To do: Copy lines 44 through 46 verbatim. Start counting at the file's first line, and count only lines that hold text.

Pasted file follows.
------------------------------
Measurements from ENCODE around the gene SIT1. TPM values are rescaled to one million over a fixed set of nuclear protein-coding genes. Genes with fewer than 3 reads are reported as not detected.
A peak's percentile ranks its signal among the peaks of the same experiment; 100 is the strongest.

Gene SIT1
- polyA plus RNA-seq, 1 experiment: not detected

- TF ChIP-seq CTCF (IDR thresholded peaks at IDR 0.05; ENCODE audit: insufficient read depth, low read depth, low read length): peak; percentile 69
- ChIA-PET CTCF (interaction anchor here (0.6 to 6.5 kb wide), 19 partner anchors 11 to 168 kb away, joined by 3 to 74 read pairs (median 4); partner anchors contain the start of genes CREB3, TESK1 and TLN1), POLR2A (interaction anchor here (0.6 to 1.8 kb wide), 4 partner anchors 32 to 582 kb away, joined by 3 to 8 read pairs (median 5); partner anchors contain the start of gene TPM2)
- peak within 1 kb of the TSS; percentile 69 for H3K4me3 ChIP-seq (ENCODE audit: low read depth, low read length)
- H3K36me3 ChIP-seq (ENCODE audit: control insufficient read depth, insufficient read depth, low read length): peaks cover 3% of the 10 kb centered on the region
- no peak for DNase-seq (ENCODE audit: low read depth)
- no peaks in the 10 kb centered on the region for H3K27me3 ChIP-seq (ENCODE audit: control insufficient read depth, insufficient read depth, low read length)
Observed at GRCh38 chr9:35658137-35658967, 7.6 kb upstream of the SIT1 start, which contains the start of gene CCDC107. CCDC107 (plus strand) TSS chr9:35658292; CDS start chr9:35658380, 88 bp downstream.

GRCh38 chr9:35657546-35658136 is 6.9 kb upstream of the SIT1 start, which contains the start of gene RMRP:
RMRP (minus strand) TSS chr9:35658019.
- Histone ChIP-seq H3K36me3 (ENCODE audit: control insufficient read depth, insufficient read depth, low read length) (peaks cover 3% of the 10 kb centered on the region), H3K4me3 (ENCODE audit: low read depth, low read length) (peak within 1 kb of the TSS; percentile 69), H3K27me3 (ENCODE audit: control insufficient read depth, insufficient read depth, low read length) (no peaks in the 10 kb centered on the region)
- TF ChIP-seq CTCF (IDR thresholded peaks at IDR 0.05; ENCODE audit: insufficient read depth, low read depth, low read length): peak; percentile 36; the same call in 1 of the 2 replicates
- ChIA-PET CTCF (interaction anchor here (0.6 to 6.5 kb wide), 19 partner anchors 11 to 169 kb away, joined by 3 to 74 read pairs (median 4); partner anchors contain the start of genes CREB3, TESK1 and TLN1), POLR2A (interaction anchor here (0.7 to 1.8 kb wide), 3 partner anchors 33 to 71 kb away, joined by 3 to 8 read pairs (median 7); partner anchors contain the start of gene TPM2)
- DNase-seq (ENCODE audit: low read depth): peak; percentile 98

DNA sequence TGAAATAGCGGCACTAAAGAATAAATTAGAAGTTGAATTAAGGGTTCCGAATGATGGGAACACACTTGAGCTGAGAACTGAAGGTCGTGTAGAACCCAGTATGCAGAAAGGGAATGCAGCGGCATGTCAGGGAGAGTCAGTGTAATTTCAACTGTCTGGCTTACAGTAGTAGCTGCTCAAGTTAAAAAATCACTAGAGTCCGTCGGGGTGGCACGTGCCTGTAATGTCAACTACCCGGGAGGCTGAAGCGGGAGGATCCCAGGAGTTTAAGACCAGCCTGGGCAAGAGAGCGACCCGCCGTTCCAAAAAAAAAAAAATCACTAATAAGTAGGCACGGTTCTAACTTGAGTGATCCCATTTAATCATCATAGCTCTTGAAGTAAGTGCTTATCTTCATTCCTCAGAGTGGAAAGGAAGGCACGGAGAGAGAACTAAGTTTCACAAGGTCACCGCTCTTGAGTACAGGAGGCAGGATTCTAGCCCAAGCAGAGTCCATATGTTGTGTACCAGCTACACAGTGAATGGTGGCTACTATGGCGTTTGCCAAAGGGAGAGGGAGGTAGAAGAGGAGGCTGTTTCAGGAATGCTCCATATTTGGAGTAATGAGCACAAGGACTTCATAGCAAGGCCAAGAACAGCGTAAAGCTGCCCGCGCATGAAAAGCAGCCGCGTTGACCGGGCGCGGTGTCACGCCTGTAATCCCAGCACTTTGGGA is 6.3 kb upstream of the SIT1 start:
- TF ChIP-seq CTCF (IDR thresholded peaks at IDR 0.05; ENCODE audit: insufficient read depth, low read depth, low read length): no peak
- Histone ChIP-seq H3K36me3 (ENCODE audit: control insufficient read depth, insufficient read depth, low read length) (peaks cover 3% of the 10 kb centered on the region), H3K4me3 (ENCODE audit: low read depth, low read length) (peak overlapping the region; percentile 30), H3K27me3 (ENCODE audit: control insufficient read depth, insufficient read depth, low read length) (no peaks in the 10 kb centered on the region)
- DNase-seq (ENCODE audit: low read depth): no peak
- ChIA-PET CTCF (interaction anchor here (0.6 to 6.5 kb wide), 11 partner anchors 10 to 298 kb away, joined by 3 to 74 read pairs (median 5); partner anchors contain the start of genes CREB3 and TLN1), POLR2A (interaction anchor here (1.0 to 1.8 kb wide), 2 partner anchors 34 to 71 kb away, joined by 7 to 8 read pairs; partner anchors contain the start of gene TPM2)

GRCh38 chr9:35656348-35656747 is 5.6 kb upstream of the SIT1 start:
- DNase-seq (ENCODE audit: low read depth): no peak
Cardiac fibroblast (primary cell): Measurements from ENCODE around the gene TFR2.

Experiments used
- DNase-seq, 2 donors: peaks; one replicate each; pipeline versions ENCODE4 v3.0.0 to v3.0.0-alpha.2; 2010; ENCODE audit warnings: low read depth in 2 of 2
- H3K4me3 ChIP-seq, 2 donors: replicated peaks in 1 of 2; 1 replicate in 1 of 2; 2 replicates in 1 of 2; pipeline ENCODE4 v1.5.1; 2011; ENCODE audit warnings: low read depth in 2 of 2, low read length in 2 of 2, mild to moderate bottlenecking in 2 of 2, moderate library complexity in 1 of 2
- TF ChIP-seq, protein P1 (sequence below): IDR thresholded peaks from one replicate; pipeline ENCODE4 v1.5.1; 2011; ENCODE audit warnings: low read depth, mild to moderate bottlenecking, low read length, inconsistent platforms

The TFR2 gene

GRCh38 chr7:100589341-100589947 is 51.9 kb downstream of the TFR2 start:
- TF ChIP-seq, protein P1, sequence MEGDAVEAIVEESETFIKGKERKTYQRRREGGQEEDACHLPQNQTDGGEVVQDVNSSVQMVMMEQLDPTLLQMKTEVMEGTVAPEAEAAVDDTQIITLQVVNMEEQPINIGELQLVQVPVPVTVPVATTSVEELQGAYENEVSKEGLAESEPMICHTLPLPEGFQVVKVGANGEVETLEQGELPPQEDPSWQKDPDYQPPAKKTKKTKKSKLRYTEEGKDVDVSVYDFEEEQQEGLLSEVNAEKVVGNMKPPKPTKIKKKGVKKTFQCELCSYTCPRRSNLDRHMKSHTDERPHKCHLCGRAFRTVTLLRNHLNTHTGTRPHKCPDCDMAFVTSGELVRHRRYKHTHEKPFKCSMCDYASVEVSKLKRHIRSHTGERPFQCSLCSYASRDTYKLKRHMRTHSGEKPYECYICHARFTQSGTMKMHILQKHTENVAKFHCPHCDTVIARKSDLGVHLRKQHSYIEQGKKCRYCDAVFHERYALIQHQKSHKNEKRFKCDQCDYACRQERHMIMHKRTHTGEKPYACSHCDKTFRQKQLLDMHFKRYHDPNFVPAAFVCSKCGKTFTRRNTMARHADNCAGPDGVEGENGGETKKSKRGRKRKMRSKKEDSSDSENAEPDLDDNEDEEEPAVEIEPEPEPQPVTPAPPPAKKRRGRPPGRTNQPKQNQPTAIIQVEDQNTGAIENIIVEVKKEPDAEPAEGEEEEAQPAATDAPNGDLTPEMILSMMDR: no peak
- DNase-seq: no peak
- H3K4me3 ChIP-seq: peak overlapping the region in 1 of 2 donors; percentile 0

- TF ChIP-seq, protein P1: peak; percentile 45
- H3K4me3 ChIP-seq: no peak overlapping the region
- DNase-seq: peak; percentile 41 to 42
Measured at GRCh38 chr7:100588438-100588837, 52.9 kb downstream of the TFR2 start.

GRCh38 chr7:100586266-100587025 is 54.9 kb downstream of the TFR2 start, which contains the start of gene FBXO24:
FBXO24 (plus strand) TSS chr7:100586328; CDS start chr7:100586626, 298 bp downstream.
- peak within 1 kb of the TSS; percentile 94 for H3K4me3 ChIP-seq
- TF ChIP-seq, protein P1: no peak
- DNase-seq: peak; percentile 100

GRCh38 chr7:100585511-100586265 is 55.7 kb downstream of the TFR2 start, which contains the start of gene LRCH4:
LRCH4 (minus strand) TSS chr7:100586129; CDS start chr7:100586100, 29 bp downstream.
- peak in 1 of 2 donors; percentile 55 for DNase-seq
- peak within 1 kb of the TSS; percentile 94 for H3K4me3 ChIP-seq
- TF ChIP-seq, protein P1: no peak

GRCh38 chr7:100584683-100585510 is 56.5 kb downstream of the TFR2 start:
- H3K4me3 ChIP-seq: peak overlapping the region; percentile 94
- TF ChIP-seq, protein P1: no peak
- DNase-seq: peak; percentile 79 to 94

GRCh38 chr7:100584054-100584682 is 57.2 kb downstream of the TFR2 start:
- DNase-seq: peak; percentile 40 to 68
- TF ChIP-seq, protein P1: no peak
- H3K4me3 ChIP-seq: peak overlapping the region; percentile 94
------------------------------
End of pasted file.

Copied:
GRCh38 chr7:100585511-100586265 is 55.7 kb downstream of the TFR2 start, which contains the start of gene LRCH4:
LRCH4 (minus strand) TSS chr7:100586129; CDS start chr7:100586100, 29 bp downstream.
- peak in 1 of 2 donors; percentile 55 for DNase-seq